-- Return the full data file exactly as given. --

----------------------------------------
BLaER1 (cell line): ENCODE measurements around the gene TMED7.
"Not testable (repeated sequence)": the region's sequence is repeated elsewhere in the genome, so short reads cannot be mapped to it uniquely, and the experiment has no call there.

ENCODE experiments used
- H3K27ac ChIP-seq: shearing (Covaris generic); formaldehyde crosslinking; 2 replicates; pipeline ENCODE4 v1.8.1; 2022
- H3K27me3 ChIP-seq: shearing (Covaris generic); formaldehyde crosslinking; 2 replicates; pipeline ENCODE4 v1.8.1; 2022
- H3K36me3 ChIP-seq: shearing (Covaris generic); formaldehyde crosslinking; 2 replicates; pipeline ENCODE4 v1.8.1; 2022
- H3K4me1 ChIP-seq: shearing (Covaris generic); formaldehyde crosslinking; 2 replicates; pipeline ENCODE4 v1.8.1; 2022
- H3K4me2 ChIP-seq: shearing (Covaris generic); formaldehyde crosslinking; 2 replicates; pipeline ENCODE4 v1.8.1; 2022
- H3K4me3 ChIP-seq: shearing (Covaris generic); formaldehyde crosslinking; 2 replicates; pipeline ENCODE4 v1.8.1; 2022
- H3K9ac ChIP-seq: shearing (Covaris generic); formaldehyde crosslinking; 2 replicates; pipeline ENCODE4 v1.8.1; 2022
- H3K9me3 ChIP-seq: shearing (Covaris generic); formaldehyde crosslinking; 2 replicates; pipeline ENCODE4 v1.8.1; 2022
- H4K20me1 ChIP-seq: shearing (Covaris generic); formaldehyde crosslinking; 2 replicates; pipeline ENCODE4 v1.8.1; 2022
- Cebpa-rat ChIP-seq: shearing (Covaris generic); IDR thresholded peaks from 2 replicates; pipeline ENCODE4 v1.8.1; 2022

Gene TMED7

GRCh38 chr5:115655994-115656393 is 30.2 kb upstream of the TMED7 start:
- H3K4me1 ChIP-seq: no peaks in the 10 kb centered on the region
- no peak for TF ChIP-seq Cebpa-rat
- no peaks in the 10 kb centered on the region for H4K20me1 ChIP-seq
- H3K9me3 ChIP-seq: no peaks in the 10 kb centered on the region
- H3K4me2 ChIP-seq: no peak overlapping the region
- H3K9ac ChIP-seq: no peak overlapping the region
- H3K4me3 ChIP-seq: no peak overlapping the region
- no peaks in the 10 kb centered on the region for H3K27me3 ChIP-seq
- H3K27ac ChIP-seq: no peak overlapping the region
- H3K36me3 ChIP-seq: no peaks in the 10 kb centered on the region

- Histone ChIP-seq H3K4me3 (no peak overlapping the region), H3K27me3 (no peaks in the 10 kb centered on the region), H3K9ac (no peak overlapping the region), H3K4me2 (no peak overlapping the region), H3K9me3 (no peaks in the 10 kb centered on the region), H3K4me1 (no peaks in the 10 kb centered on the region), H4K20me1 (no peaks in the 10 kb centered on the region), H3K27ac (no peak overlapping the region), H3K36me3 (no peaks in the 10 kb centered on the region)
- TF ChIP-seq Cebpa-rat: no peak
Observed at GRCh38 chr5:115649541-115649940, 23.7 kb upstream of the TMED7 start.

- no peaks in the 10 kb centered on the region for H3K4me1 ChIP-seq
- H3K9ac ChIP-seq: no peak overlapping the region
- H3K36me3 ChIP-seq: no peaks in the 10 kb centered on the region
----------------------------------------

BLaER1 (cell line): ENCODE measurements around the gene TMED7.
"Not testable (repeated sequence)": the region's sequence is repeated elsewhere in the genome, so short reads cannot be mapped to it uniquely, and the experiment has no call there.

ENCODE experiments used
- H3K27ac ChIP-seq: shearing (Covaris generic); formaldehyde crosslinking; 2 replicates; pipeline ENCODE4 v1.8.1; 2022
- H3K27me3 ChIP-seq: shearing (Covaris generic); formaldehyde crosslinking; 2 replicates; pipeline ENCODE4 v1.8.1; 2022
- H3K36me3 ChIP-seq: shearing (Covaris generic); formaldehyde crosslinking; 2 replicates; pipeline ENCODE4 v1.8.1; 2022
- H3K4me1 ChIP-seq: shearing (Covaris generic); formaldehyde crosslinking; 2 replicates; pipeline ENCODE4 v1.8.1; 2022
- H3K4me2 ChIP-seq: shearing (Covaris generic); formaldehyde crosslinking; 2 replicates; pipeline ENCODE4 v1.8.1; 2022
- H3K4me3 ChIP-seq: shearing (Covaris generic); formaldehyde crosslinking; 2 replicates; pipeline ENCODE4 v1.8.1; 2022
- H3K9ac ChIP-seq: shearing (Covaris generic); formaldehyde crosslinking; 2 replicates; pipeline ENCODE4 v1.8.1; 2022
- H3K9me3 ChIP-seq: shearing (Covaris generic); formaldehyde crosslinking; 2 replicates; pipeline ENCODE4 v1.8.1; 2022
- H4K20me1 ChIP-seq: shearing (Covaris generic); formaldehyde crosslinking; 2 replicates; pipeline ENCODE4 v1.8.1; 2022
- Cebpa-rat ChIP-seq: shearing (Covaris generic); IDR thresholded peaks from 2 replicates; pipeline ENCODE4 v1.8.1; 2022

Gene TMED7

GRCh38 chr5:115655994-115656393 is 30.2 kb upstream of the TMED7 start:
- H3K4me1 ChIP-seq: no peaks in the 10 kb centered on the region
- no peak for TF ChIP-seq Cebpa-rat
- no peaks in the 10 kb centered on the region for H4K20me1 ChIP-seq
- H3K9me3 ChIP-seq: no peaks in the 10 kb centered on the region
- H3K4me2 ChIP-seq: no peak overlapping the region
- H3K9ac ChIP-seq: no peak overlapping the region
- H3K4me3 ChIP-seq: no peak overlapping the region
- no peaks in the 10 kb centered on the region for H3K27me3 ChIP-seq
- H3K27ac ChIP-seq: no peak overlapping the region
- H3K36me3 ChIP-seq: no peaks in the 10 kb centered on the region

- Histone ChIP-seq H3K4me3 (no peak overlapping the region), H3K27me3 (no peaks in the 10 kb centered on the region), H3K9ac (no peak overlapping the region), H3K4me2 (no peak overlapping the region), H3K9me3 (no peaks in the 10 kb centered on the region), H3K4me1 (no peaks in the 10 kb centered on the region), H4K20me1 (no peaks in the 10 kb centered on the region), H3K27ac (no peak overlapping the region), H3K36me3 (no peaks in the 10 kb centered on the region)
- TF ChIP-seq Cebpa-rat: no peak
Observed at GRCh38 chr5:115649541-115649940, 23.7 kb upstream of the TMED7 start.

- no peaks in the 10 kb centered on the region for H3K4me1 ChIP-seq
- H3K9ac ChIP-seq: no peak overlapping the region
- H3K36me3 ChIP-seq: no peaks in the 10 kb centered on the region